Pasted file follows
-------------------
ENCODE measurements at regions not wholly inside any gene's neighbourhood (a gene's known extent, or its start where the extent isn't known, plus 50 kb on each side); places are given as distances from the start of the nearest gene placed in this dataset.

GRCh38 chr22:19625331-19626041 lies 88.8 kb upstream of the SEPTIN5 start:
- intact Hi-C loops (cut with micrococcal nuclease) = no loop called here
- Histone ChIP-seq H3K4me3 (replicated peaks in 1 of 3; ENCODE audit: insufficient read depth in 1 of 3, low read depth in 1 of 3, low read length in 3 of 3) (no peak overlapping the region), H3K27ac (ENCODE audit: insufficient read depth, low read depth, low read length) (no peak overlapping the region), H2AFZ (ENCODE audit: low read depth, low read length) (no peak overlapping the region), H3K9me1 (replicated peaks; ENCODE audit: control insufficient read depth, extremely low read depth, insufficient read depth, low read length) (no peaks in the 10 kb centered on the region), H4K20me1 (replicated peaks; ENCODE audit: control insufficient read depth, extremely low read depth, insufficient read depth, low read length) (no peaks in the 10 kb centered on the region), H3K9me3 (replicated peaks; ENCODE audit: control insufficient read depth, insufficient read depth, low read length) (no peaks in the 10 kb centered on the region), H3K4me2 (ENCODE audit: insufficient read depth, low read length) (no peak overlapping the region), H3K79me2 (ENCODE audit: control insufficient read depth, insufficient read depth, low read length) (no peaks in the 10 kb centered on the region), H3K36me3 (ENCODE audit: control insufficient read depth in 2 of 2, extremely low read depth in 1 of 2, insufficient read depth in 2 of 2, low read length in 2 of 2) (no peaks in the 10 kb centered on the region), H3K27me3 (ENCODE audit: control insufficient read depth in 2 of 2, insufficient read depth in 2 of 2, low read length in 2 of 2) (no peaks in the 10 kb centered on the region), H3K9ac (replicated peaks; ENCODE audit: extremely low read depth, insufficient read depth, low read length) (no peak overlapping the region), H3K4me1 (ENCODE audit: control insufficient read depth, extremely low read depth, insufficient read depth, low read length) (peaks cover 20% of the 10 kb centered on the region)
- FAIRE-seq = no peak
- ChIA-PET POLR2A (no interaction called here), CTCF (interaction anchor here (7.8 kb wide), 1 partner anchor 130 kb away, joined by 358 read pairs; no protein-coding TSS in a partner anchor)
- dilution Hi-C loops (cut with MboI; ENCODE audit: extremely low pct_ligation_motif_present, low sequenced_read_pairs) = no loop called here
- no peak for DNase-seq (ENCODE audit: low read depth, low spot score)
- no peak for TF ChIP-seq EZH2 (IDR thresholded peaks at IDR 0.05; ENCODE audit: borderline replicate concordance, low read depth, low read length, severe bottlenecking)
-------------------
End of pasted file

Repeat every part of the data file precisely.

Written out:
ENCODE measurements at regions not wholly inside any gene's neighbourhood (a gene's known extent, or its start where the extent isn't known, plus 50 kb on each side); places are given as distances from the start of the nearest gene placed in this dataset.

GRCh38 chr22:19625331-19626041 lies 88.8 kb upstream of the SEPTIN5 start:
- intact Hi-C loops (cut with micrococcal nuclease) = no loop called here
- Histone ChIP-seq H3K4me3 (replicated peaks in 1 of 3; ENCODE audit: insufficient read depth in 1 of 3, low read depth in 1 of 3, low read length in 3 of 3) (no peak overlapping the region), H3K27ac (ENCODE audit: insufficient read depth, low read depth, low read length) (no peak overlapping the region), H2AFZ (ENCODE audit: low read depth, low read length) (no peak overlapping the region), H3K9me1 (replicated peaks; ENCODE audit: control insufficient read depth, extremely low read depth, insufficient read depth, low read length) (no peaks in the 10 kb centered on the region), H4K20me1 (replicated peaks; ENCODE audit: control insufficient read depth, extremely low read depth, insufficient read depth, low read length) (no peaks in the 10 kb centered on the region), H3K9me3 (replicated peaks; ENCODE audit: control insufficient read depth, insufficient read depth, low read length) (no peaks in the 10 kb centered on the region), H3K4me2 (ENCODE audit: insufficient read depth, low read length) (no peak overlapping the region), H3K79me2 (ENCODE audit: control insufficient read depth, insufficient read depth, low read length) (no peaks in the 10 kb centered on the region), H3K36me3 (ENCODE audit: control insufficient read depth in 2 of 2, extremely low read depth in 1 of 2, insufficient read depth in 2 of 2, low read length in 2 of 2) (no peaks in the 10 kb centered on the region), H3K27me3 (ENCODE audit: control insufficient read depth in 2 of 2, insufficient read depth in 2 of 2, low read length in 2 of 2) (no peaks in the 10 kb centered on the region), H3K9ac (replicated peaks; ENCODE audit: extremely low read depth, insufficient read depth, low read length) (no peak overlapping the region), H3K4me1 (ENCODE audit: control insufficient read depth, extremely low read depth, insufficient read depth, low read length) (peaks cover 20% of the 10 kb centered on the region)
- FAIRE-seq = no peak
- ChIA-PET POLR2A (no interaction called here), CTCF (interaction anchor here (7.8 kb wide), 1 partner anchor 130 kb away, joined by 358 read pairs; no protein-coding TSS in a partner anchor)
- dilution Hi-C loops (cut with MboI; ENCODE audit: extremely low pct_ligation_motif_present, low sequenced_read_pairs) = no loop called here
- no peak for DNase-seq (ENCODE audit: low read depth, low spot score)
- no peak for TF ChIP-seq EZH2 (IDR thresholded peaks at IDR 0.05; ENCODE audit: borderline replicate concordance, low read depth, low read length, severe bottlenecking)